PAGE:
4) Land grants for military service: There was still more coming to the Mohawks. Those who served in the Six Nations Indian Department, along with Capts. Nelles and Dochstader, and Lt. Young who lived on farms along the lower Grand River, were eligible for half pay, and for individual land grants. Captain Joseph Brant hit the jackpot here with this grant in Burlington where he built Brant House (a reproduction home still stands on this site near Joseph Brant Hospital). A good summary of monies or grants, well referenced, can be found in David K. Faux, Understanding Ontario First Nations Genealogical Records: Sources and Case Studies, Toronto, The Ontario Genealogical Society, 2002.
Not only was compensation forthcoming from the British, but the Americans wanted to ensure that their title to the land was secure so in two meetings with the Mohawks formerly of the Lower and Upper Villages along the River that bears their name, the State and Federal Governments paid monies for this purpose.
New York and American Grants Relating to the Revolution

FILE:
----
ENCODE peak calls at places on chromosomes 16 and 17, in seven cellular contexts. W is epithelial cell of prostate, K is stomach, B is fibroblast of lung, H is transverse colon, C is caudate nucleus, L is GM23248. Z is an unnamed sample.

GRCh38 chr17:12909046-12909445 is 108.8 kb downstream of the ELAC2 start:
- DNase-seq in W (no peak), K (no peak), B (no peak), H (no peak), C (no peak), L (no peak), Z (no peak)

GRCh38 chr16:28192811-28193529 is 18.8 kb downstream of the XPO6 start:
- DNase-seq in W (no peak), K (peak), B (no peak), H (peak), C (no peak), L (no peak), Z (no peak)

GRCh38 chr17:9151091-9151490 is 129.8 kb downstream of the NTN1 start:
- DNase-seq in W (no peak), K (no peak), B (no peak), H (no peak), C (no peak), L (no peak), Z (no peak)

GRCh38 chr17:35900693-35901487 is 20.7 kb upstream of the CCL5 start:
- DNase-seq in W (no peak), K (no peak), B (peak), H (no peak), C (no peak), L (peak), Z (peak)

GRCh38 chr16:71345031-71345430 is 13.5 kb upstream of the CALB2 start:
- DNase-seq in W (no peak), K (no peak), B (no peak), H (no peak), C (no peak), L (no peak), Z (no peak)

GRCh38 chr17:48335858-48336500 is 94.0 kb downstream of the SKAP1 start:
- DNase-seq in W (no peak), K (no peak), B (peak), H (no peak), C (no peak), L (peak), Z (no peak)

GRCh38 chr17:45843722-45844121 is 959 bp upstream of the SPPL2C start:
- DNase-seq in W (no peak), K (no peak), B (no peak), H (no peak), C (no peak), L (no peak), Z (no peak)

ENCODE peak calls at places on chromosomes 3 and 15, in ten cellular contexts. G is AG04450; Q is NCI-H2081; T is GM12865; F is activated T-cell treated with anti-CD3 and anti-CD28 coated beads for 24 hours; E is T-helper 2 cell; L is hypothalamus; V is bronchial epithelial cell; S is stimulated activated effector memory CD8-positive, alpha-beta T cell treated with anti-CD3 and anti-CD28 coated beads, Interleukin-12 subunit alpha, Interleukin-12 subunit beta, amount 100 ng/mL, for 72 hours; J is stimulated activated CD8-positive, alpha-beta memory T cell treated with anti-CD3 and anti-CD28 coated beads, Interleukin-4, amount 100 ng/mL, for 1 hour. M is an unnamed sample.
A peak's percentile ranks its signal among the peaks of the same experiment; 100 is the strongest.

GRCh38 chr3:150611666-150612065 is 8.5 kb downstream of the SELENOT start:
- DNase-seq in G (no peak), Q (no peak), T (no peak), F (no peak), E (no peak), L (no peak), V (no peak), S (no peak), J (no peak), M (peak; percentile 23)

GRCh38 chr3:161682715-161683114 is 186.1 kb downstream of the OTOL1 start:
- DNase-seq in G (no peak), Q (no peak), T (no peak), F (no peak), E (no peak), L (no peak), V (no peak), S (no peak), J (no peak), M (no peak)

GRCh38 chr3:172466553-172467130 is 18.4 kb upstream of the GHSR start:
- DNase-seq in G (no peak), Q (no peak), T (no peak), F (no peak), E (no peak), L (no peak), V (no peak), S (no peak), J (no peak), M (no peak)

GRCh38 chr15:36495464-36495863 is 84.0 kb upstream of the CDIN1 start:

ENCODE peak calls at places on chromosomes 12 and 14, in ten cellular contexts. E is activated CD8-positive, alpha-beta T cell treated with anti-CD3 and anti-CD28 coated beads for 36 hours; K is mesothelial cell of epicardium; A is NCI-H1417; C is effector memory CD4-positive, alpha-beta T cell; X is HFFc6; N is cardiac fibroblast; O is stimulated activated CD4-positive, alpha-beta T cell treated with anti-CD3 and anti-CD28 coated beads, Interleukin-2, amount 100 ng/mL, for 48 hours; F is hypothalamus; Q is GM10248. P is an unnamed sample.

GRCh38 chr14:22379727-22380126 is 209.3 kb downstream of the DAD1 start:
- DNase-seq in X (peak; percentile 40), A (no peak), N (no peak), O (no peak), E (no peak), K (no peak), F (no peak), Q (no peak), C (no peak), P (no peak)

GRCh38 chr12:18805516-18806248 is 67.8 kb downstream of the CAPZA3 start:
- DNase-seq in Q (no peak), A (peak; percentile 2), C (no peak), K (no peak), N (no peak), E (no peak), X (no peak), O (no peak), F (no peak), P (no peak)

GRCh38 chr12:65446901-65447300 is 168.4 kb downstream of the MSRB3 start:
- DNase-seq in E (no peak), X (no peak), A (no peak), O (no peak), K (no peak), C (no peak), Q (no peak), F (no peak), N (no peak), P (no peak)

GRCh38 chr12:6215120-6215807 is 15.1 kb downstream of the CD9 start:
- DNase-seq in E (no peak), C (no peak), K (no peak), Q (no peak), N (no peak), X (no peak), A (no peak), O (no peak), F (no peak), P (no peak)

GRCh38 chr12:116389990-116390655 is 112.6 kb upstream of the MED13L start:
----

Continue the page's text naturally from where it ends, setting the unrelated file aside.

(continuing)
The State of New York wanted to secure its title to the Mohawk lands so sent Jelles Fonda (a merchant well known to the Mohawk) to negotiate a "final surrender". Thus on 9 July 1789, at the Council House in Niagara, two deeds were signed, one for the Mohawks formerly of Ft. Hunter, and another for the Mohawks formerly of Canajoharie. Here the "Sachems, Chiefs, principal Men and Women" of these villages yielded all "rights, title and interest" in the lands they formerly owned in the State of New York. The Lower Mohawk group received 700 pounds of New York currency, and the Upper Mohawks 516 pounds. As an example, there were 39 recipients among the Ft. Hunter group (some residing at Tyendinaga and some at Six Nations) - about half were women, and most signed both their Indian and White names. The three clan symbols (turtle, wolf and bear) were placed on the back. I have photographs of each of these documents. To show that I have references for each item I mention in this blog, I will take the time here to give detailed references to the above two documents: